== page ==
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You mentioned a CAT5/6 1500ft run though, was that a typo? I don't see any copper cables spec'd to be capable of anywhere near that distance. Are you talking about just using it like a POE injector for power and not using it for data transmission?
The wire I used was Beldon 9892 by my install records. Which was a install at a shopping mall.
I have used 22ga cat5e CMX wire before as remote power wire for switches The 450ft run was the longest run I did that with. Which I used half the wires for + and the other half as - (which was the install in post #20 )
 
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tech_junkie

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The camera does not determine what POE mode is used, the end supplying the power does. POE switches use mode A, and have no need or reason to connect anything to the brown and blue pairs on 100 mbps ports. The camera is required to support both modes to be 802.3 POE compliant. Cameras might support gigabit in the future but aren't even close to having the need.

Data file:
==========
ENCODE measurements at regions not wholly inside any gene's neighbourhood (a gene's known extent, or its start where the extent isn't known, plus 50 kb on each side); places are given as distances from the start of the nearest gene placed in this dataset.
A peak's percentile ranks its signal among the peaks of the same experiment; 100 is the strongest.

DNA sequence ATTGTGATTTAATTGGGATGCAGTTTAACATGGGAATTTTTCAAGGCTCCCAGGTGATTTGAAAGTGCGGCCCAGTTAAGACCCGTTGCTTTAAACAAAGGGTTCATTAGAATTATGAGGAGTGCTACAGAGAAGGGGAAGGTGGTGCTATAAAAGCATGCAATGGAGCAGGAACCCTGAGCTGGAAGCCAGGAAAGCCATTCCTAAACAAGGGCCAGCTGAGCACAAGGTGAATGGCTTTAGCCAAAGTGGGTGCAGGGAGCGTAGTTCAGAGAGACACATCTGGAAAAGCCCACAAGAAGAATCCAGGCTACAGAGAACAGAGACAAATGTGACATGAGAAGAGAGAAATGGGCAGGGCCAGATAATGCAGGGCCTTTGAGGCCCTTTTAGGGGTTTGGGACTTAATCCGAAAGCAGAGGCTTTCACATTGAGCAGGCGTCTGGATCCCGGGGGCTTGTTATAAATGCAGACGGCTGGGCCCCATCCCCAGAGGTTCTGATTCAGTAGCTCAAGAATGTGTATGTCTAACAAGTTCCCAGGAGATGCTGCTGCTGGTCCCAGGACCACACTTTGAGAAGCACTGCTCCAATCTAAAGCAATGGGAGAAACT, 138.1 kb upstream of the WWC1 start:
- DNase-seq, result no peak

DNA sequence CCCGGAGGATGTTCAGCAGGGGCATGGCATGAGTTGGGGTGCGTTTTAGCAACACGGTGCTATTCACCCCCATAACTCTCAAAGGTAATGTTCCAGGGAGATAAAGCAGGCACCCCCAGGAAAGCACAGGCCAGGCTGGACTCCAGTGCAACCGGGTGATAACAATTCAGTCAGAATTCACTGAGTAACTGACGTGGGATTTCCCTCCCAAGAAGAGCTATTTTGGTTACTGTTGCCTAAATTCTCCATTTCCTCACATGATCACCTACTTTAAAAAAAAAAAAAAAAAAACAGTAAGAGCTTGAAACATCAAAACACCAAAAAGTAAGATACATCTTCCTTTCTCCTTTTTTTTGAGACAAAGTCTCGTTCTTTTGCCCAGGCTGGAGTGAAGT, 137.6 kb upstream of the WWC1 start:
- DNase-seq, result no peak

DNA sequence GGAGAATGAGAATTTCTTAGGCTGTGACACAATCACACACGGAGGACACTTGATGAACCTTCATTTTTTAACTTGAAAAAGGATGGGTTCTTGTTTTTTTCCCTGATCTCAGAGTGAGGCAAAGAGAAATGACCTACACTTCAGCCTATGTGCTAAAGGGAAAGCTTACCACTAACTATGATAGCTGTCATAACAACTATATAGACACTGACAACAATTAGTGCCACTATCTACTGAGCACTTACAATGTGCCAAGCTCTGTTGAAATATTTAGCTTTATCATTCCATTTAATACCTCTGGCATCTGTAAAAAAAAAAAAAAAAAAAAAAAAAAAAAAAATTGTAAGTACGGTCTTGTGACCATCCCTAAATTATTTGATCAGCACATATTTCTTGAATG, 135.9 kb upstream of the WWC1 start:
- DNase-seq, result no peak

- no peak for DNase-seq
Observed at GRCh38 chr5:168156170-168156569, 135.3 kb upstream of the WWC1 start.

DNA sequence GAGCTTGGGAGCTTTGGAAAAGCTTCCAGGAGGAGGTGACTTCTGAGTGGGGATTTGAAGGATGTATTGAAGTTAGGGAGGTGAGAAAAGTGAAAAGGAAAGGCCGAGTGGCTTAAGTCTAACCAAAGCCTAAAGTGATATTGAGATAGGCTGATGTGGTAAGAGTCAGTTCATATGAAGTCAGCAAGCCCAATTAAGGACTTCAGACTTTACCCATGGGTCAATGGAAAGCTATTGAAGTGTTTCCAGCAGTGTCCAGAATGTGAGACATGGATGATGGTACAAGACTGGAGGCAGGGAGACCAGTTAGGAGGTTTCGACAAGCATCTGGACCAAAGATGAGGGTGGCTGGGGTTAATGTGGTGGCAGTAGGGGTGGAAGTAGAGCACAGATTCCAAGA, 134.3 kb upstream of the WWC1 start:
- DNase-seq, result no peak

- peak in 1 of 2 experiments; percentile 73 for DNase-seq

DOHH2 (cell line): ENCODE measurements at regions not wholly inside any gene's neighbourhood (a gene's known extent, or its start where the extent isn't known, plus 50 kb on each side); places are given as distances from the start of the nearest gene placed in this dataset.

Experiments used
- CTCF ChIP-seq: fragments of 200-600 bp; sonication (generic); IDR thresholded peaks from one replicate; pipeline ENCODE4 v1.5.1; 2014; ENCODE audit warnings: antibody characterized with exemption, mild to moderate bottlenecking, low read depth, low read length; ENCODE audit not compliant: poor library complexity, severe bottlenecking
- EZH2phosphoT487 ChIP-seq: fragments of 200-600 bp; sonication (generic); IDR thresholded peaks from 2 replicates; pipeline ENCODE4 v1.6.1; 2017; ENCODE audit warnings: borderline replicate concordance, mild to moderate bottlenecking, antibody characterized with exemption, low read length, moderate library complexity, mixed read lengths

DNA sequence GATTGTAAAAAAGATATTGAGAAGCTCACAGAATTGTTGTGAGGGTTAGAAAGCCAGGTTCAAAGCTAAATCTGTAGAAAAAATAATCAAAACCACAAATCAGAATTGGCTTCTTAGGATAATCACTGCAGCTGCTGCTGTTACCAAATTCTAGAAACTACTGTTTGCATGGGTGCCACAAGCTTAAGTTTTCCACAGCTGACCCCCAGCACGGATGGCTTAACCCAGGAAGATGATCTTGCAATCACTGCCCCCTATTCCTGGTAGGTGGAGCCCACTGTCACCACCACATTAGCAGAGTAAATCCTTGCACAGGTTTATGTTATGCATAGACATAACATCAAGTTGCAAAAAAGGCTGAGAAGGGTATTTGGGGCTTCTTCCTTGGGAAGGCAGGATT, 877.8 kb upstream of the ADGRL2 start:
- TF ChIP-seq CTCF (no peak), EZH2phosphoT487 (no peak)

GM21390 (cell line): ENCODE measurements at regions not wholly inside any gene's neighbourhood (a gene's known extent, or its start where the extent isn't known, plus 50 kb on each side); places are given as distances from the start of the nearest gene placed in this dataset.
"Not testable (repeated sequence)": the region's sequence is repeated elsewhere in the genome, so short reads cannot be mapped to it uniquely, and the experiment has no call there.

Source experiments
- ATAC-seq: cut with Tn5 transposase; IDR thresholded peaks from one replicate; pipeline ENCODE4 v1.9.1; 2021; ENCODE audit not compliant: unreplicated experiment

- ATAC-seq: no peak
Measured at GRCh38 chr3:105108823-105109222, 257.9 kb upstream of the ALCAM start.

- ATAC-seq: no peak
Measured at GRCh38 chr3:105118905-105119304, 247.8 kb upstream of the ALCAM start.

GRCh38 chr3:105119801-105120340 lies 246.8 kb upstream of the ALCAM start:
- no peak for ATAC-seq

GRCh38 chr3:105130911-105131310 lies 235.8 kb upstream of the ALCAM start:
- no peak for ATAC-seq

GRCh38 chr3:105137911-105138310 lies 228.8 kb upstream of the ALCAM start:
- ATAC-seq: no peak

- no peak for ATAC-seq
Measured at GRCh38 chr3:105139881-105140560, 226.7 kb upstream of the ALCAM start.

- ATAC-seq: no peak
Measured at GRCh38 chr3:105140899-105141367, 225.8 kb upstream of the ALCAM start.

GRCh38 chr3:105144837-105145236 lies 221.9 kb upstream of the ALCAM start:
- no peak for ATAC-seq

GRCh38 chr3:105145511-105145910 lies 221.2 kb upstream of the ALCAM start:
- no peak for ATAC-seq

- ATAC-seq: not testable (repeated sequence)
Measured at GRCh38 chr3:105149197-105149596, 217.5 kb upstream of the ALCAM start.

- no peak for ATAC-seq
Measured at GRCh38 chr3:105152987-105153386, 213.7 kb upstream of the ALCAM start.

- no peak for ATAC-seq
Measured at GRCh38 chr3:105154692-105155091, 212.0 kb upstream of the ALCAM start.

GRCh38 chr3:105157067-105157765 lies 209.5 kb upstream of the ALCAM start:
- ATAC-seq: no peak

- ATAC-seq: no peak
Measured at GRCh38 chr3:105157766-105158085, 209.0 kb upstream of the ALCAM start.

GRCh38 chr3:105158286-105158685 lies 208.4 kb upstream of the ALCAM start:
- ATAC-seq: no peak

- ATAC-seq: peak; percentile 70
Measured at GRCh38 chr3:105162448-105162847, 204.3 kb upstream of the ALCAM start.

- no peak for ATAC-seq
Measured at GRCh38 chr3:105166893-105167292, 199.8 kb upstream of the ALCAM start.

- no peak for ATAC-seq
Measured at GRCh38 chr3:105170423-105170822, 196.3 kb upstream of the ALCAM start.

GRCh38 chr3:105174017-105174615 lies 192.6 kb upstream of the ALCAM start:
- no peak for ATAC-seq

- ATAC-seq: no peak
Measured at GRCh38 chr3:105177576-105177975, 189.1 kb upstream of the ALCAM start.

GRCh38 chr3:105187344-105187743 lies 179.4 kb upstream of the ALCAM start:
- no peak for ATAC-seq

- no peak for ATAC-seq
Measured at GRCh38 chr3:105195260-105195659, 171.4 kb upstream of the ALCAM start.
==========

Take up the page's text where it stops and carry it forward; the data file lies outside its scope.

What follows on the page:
The port does that when you plug it in and it first test is to see if pins 4&5 are shorted, then it checks if 3&6 are shorted as well as pins 7&8 to see if its shorted so it would apply power appropriately.
I could probably could dig up the POE controller ic datasheet to show you how that operates on the hardware level..
The device is preset to whatever POE power scheme it uses, and the port it plugs into (switch or router) senses if it is type A or type B
 

MTL4